Before I make a judgement on the vamp aspect I must also mention the animated comics that are on the DVD. These are, in many respects, more interesting than the film and beautifully drawn. “Death as a Gift” is set in Hong Kong and is the poignant suicide of a lone survivor. “Isolation” sees the closing off of Colorado and the coming of the infection through the eyes of a convict still classed as public enemy number one as he was a domestic terrorist. Central America is the location for “Sacrificing the Few for the Many” a coldly, brutally poetic film about the attack on an isolation hospital in the jungle.

It is the final comic “Shelter”, set in New Dehli, which I wish to concentrate on. A girl is locked out of a safe, by her hiding family, as she insisted on seeing her love before hiding. She is infected. Interestingly when she gets into the safe she sees monsters – as the thing progresses the idea is given to us that the infected see the non-infected as something evil. She needs blood specifically to relieve her hunger, giving us a vampire aspect, and she and her infected lover recognise each other and still have feelings for each other.

The social groupings, the communication (albeit in an animalistic, non-human vocalisation), the use of traps, the need for blood, the display of emotion and the burning in sunlight. All this says to me that I Am Legend is most definitely a vampire flick.

The imdb page is here.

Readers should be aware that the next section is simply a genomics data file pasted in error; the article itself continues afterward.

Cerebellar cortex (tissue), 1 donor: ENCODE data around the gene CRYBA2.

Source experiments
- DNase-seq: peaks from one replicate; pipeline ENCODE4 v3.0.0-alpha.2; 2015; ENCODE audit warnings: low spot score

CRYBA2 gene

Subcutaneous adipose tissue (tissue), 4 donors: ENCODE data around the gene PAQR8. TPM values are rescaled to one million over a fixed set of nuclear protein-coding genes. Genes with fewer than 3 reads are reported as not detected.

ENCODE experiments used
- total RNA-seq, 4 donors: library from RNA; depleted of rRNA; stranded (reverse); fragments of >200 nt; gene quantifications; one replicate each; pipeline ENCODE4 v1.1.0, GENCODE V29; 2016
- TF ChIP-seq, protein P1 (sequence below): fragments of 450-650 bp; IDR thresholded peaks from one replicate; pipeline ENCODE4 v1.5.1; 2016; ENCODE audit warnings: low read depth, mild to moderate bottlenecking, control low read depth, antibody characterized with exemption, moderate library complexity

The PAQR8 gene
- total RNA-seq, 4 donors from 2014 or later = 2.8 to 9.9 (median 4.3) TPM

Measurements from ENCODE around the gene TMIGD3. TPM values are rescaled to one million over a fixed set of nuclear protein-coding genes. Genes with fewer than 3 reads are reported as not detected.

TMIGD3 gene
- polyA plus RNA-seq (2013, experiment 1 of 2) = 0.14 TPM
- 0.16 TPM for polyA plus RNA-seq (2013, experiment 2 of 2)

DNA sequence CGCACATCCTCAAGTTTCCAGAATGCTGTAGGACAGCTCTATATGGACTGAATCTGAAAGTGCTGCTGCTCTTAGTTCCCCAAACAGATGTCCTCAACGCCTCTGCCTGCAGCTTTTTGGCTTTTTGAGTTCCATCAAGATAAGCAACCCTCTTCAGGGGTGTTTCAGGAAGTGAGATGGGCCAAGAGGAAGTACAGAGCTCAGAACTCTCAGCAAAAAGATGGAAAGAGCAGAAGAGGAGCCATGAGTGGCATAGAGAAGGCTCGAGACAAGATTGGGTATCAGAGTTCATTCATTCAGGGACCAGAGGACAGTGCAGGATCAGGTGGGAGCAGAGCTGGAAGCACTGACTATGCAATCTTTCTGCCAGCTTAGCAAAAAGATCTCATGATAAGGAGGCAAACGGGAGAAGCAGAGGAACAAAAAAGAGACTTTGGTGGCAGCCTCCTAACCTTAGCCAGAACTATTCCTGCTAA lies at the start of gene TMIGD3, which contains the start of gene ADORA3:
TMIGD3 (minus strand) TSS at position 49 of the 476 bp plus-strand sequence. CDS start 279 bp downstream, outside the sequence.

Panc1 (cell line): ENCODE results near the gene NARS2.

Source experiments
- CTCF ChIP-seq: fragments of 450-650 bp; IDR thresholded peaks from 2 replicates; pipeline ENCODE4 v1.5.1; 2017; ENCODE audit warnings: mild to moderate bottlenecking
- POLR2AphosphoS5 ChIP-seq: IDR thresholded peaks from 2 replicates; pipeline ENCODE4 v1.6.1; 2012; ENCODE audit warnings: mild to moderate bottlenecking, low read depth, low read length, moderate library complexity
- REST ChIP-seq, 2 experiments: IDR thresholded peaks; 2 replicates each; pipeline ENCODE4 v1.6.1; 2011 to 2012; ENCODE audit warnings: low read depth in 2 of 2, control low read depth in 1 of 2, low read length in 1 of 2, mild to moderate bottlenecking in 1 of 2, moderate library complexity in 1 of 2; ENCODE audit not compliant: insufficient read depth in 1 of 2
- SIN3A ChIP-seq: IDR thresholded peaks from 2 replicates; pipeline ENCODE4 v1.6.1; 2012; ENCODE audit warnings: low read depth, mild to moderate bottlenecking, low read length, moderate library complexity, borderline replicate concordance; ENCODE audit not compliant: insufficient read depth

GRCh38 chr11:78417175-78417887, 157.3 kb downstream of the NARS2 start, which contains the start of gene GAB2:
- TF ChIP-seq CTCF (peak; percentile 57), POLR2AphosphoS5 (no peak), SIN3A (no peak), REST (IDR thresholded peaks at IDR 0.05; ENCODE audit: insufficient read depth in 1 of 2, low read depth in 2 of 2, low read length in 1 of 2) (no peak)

Unknown said...

Great Review!

What do u make of this?
History has shown that some sort of plague has followed every release of “I Am Legend,” both the book, and all film adaptations.

“I Am Legend” (1954 book) Setting: 1976-1979.
Outbreak: 1957: Flu pandemic (and Polio vaccine introduced)

“The Last Man on Earth” (1964 film) – Setting: 1968.
Outbreak: 1967: flu pandemic

“The Omega Man” (1971 film) – Setting: 1977
Outbreak: 1976 – swine flu scare

“I Am Legend” (2007 film) – Setting 2009-2012
Outbreak: ???

Taliesin_ttlg said...

Thanks for the praise...

what do I think, to be honest I think you can tie any set of disasters (as there are so many) into any trigger...

For instance did you know that the stats around global warming mirror exactly the decrease in piracy... thus increase pirates preclude climate change:

hbrennan said...

An excellent, high-quality review. That goes for the entire site, as well. I'm seriously glad that I "stumbled" onto it. It's now providing me with a huge amount of reading enjoyment and handing me suggestions of films that I want to watch, in the future. As a professional writer, it truly pleases me to see the work of another talented wordsmith. Thanks!

Taliesin_ttlg said...

Hi hbrennan, thank you so much for the very kind words. Glad you are enjoying the site - excuse my tardiness in releasing your comment - I was away with work for a couple of days - I greatly value comments so please tell me what you think of any film that I might guide you towards.